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Yanks for Stalin
Interview Transcript

Stephen Kotkin    (cont)


It is also not to say that there isn't this inefficiency waste and other problems associated with a planned economy, but, there is something successful and captivating about the Soviet assimilation of this technology, which is very, very important in their defeat of the Nazis. They defeat the Nazi's not only with the winter, but, also with advanced weapons and with general industrial mobilization.  There is a sense of purpose which comes during the 1930's, a sense of a crusade, of uplift, of participation, of individuals, whatever they may do, however modest that may be their particular contribution, they are contributing to a grand cause- the building of Socialism, a superior way of life that is put to the test with the Nazi invasion.  So, the country and the individual people rise to the occasion within the parameters of some believing in Socialism , some not, some liking Stalin, some not.  There are many paradoxes, but the industrial effort is rather remarkable and it is critical for their success.  For the Americans at the time, this is not such a difficult issue to admit.  Later on, it will be more difficult for the Americans to admit that the Soviets have indeed defeated Hitler on the Eastern front and that the landing at Normandy, however heroic, however much sacrifice is involved, however important it is.  That the landing at Normandy  takes place in June 1944, the war is mostly over and the Soviets have defeated Hitler on the Eastern front, including in a tank battle in (city) , which is the Nazi specialty and the first time the Nazis are defeated in a tank battle is on the Eastern front.  Moreover, when the Normandy landing takes place, the Soviets still are engaging the Nazis massively along the entire Eastern front, if those divisions, the Nazi divisions, are not there on the Eastern front , it is very hard to envision any landing whatsoever on the French beaches.  The Nazis had 170 divisions, approximately four million men on the Eastern front and the amount of killing, the carnage on the Eastern front are so much greater than anything that happened on the Western front.  So, you get a combination of  Hitler's strategic mistakes, the Soviet resistance, the Soviet industrial output, a little bit at the margins with (name) and the fact that the Soviet war effort was technologically underpinned by Western technology having come to the Soviet Union during the 30's.  The sense of purpose and technology, and industrialization is critical to the war effort. The success on the Eastern front is that it appropriated by the allies, U.S. and Britain, the landing of Normandy becomes the mythic contribution to victory in the war and the Nazis, in fact, surrender first to the West for obvious reasons.  They are afraid, having done what they did in the East they are afraid to surrender to the Soviets, with good reason.  So, in the end, yes, of course, the contribution of the West to Stalin's industrialization is critical for the Soviet ability to fight the war effort, but, once again, one must tell this story in a way that understands the Soviets own ability to use that technology and the other contributions that they made to it.   This is not to defend the Soviet system.  This is not to make the Soviet system anything better than it was, which was a dictatorship and a forced labor economy.  On the other hand, one must recognize that alongside the dictatorship and the forced  labor economy, there is a successful mass societal wide mobilization and there is a use of assimilation and improvement of many of the technologies which are transferred.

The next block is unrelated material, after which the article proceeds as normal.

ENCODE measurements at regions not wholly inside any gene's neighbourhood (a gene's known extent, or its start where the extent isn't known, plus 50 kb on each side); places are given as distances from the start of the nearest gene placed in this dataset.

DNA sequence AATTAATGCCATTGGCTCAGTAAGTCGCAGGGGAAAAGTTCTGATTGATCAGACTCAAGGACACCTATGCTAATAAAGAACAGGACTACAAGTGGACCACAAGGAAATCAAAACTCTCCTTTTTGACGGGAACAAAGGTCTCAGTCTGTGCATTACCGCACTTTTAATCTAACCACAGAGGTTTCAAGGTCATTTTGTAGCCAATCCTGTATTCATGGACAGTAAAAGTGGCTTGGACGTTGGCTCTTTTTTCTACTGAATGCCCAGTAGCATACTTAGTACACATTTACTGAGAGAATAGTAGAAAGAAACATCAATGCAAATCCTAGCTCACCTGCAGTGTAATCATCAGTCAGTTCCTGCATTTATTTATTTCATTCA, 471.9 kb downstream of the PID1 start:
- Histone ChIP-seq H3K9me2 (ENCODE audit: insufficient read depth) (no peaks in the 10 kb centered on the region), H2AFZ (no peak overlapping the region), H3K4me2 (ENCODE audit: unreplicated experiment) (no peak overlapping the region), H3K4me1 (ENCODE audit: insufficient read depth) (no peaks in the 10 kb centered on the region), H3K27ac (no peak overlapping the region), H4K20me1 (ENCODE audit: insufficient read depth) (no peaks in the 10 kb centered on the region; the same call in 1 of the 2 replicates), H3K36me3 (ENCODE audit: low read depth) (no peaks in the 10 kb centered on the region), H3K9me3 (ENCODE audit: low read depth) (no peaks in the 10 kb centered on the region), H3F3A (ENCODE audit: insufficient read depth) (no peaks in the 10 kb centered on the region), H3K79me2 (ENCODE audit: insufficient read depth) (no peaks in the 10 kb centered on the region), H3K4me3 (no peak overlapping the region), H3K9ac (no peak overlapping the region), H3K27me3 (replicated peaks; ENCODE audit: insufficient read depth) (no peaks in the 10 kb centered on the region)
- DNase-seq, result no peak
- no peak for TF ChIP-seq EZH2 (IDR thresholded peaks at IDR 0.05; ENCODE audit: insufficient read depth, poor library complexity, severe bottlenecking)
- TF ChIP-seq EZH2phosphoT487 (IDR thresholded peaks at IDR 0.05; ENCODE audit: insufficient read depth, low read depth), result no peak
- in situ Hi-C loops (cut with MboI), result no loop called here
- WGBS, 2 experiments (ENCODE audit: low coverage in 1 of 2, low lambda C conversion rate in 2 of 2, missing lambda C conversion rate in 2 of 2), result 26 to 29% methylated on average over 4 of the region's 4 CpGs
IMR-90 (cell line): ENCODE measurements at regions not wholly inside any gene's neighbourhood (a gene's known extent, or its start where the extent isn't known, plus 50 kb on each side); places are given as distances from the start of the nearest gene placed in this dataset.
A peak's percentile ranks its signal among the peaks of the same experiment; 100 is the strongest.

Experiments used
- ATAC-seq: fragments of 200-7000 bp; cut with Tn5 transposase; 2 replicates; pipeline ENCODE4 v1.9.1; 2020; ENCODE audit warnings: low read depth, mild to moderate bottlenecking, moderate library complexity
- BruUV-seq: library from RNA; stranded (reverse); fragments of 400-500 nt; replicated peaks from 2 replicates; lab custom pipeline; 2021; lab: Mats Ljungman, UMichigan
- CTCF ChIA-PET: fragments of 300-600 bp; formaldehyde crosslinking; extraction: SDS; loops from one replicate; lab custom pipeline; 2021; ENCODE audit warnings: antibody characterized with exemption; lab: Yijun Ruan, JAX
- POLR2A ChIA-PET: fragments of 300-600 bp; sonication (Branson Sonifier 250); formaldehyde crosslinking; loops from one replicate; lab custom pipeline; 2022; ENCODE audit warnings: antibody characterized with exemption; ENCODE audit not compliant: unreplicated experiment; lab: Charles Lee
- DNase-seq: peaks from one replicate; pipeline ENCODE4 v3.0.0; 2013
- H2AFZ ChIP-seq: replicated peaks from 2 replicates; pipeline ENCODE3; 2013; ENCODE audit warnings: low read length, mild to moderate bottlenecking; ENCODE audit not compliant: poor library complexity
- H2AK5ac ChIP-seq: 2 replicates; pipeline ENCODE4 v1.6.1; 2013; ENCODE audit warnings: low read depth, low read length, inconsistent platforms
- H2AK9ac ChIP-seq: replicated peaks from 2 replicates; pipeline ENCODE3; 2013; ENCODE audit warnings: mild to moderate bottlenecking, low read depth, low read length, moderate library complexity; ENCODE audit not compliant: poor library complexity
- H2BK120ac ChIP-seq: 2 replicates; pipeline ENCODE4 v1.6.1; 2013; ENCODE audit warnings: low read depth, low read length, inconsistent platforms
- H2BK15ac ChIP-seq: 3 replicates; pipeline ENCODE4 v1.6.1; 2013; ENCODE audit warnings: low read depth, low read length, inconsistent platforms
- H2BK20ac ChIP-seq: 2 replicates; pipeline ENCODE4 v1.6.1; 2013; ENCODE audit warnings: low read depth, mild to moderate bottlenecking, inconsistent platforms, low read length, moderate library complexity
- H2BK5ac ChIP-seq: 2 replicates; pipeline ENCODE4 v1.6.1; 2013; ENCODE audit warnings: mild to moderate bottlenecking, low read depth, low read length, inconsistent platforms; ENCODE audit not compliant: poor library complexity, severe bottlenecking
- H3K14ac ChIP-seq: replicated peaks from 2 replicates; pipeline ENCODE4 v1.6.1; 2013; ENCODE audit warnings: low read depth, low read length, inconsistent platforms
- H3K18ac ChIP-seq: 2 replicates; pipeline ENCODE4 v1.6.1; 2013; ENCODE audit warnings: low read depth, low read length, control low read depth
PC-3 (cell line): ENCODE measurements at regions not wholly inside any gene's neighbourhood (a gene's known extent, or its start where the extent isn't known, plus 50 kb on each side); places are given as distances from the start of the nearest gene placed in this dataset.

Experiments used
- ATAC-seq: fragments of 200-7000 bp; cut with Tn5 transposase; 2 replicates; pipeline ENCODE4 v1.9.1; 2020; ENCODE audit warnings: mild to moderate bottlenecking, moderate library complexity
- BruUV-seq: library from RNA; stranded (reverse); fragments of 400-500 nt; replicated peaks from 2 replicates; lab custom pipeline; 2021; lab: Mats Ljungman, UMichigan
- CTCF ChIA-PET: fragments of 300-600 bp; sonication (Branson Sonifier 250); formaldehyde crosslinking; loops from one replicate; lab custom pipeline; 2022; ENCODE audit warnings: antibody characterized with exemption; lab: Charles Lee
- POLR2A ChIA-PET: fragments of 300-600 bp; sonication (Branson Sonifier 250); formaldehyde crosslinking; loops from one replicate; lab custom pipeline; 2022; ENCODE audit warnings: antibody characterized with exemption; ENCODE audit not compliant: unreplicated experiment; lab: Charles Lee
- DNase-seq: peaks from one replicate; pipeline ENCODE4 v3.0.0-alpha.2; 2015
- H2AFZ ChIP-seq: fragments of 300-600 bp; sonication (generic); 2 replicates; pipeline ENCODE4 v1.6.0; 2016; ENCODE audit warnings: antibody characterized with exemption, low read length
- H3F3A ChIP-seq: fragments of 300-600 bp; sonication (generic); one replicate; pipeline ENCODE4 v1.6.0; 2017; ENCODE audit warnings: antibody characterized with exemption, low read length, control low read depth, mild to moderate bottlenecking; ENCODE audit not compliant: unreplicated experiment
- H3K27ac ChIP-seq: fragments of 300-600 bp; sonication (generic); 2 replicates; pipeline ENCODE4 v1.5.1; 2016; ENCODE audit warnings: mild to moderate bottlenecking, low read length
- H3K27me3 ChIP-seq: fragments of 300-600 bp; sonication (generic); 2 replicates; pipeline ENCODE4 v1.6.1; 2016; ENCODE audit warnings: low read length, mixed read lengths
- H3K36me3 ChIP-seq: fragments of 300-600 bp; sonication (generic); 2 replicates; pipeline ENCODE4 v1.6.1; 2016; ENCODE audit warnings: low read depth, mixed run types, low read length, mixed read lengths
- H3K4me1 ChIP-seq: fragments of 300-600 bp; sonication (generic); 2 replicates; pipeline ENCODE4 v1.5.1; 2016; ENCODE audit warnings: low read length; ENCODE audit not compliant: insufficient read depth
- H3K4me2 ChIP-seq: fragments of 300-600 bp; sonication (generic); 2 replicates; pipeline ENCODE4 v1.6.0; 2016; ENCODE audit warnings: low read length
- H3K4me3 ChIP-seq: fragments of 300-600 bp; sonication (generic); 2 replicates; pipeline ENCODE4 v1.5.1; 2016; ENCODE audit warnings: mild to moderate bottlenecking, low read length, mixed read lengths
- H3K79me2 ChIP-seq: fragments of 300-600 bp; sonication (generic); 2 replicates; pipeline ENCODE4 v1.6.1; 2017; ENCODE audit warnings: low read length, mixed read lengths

Q. So why don't you talk about specifically, we don't know what this means, this "forced  labor" term.  You know, gathering people up and shipping them around. Talk about this mobilization situation.

A. Yes. Well, if you think about American industrialization, imagine that millions of people will come voluntarily across the ocean to the United States and to work for  in many cases very low wages in factories and to move wherever the factories need labor, voluntarily.  So that, if the Midwest is going to industrialize, there are going to be a lot of new factories in the American midwest, all sorts of immigrants, including some from the Russian empire, will come to the United States of their own volition and be employed at these factories and perhaps even move from one factory, or one construction site to another, supplying an enormous mass of cheap labor for American industrialization.  The Soviets don't have this option, instead of the free immigrant labor, cheap, free immigrant labor, which helps the United States industrialize and is predicated on the type of country the United States is.  The fact that the United States is an immigrant country, its borders are open and people are assimilated into the society, however difficult that process is, instead of this kind of model, the Soviets have a different kind of model.  Their model is that the state commands the people to go where the state needs the people in order to industrialize.  The state may in fact treat the people the same way as a large, cheap labor force available for whatever reasons , whatever places, whatever goals, just as the Western firms will treat the immigrant labor force.  So, the Soviet labor force is partly voluntary, it is partly...(tech break)

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